Long John Silver

William Ernest Henley was, sadly, not a pirate. But he was a friend of Robert Louis Stevenson, and the real life inspiration for Long John Silver, a villainous pirate who's a heck of a lot more fun than any of the heroes in Treasure Island. Like Silver, Henley was a large, jovial man with one leg. Unlike Silver, Henley was a poet, and the author of Invictus. And, in a weird turn of events, Henley's daughter was actually the inspiration for the character of Wendy in Peter Pan.


Lucifer Morningstar

In the original Sandman series, Lucifer Morningstar is just straight up David Bowie. I mean, yes, he was also based on Milton's Satan. But apparently Neil Gaiman was adamant that Lucifer have David Bowie's devilish good looks, and the artwork reflects that pretty clearly.


Miss Havisham

In Great Expectations, Miss Havisham is a wealthy spinster who was jilted on her wedding day. Instead of moving on, she elected to leave the wedding feast out on the table until it rotted away and stay inside, in her wedding dress, for the rest of her life. In reality, Charles Dickens used to visit a woman named Elizabeth Parker, who became a recluse after being jilted on her own wedding day, and rarely left her home at Havisham Court (there's no sign that she raised orphans to be emotionally manipulative, though).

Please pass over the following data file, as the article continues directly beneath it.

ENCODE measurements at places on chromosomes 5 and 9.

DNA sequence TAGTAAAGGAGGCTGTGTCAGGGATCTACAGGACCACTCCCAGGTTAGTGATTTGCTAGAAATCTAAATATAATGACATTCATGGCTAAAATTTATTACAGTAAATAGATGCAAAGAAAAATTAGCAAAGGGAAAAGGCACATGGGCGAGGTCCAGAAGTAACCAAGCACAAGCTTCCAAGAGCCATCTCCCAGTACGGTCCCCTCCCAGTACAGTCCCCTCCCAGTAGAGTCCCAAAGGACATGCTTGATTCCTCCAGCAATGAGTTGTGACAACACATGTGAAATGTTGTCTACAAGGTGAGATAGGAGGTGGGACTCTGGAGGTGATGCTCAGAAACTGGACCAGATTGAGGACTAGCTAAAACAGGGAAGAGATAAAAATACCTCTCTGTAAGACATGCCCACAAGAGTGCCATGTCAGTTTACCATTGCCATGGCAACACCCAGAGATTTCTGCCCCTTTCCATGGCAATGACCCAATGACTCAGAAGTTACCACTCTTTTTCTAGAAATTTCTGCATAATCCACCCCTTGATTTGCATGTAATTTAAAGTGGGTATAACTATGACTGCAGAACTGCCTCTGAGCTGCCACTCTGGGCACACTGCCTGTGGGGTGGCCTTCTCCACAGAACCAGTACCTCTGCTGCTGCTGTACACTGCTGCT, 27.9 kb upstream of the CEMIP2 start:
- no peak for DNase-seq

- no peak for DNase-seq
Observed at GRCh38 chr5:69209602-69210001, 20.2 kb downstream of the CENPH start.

Ebenezer Scrooge

Scrooge is booth hero and villain in A Christmas Carol, another classic work from Mr. Dickens. He was also based on the historical John Elwes, the famous miser. Elwes inherited a great fortune from his wealthy relatives, but gradually became more and more obsessed with saving his money—to the point where he dressed in rags, starved himself, and hid coins around his house... despite having the equivalent of over $100 million in the bank. His mother reportedly starved to death trying to avoid spending money on food.


Mr. Hyde

Robert Louis Stevenson strikes again, this time with his classic story of Dr. Jekyll and Mr. Hyde. The real-life basis for the doctor and his double life comes from Deacon William Brodie, a town council member and highly esteemed citizen of Edinburgh. At least, during business hours. Brodie was a fine craftsman and talented locksmith, and made a very comfortable living. But at night, he put his locksmith talents to work going on crime sprees, robbing his own clients, and betting on cock fights. He was eventually caught and executed, after pulling off his double lifestyle for twenty years straight.


The Wicked Witch of the West

When I say that L. Frank Baum based the Wicked Witch of the West on his own mother-in-law, I mean that in the best way possible. Baum's mother-in-law, Matilda Josyln Gage, was a suffragette, an abolitionist, a Native American rights activist, and a prolific author in her own right. She also referred to herself (and other feminists) as metaphorical "witches" on trial, saying that there was only "One wizard for every 10,000 witches" when it came to persecution. Apparently, her politics influenced Baum to create a story in which there were goods witches and bad witches (and only one wizard).